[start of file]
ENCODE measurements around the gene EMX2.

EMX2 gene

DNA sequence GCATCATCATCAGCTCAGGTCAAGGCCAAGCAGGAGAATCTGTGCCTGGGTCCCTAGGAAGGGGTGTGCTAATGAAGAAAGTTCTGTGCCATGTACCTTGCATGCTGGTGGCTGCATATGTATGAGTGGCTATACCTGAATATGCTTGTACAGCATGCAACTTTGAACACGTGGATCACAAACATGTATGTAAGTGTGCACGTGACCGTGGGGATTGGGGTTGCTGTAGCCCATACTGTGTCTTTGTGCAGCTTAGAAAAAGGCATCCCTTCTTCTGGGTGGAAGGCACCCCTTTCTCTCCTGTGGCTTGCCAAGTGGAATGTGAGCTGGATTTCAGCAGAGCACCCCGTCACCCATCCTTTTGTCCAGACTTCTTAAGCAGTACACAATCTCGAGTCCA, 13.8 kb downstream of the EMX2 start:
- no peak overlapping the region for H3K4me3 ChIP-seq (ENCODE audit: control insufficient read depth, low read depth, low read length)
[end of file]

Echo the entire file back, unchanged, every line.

ENCODE measurements around the gene EMX2.

EMX2 gene

DNA sequence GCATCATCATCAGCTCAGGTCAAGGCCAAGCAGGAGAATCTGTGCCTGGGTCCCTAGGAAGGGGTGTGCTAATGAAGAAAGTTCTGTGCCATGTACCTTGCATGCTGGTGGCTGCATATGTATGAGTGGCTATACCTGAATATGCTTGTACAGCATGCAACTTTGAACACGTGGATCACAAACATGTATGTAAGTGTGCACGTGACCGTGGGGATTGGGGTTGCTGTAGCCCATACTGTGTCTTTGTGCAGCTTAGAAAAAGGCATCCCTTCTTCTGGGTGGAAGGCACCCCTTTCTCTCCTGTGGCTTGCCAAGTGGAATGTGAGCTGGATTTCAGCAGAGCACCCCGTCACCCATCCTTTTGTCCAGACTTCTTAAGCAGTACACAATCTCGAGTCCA, 13.8 kb downstream of the EMX2 start:
- no peak overlapping the region for H3K4me3 ChIP-seq (ENCODE audit: control insufficient read depth, low read depth, low read length)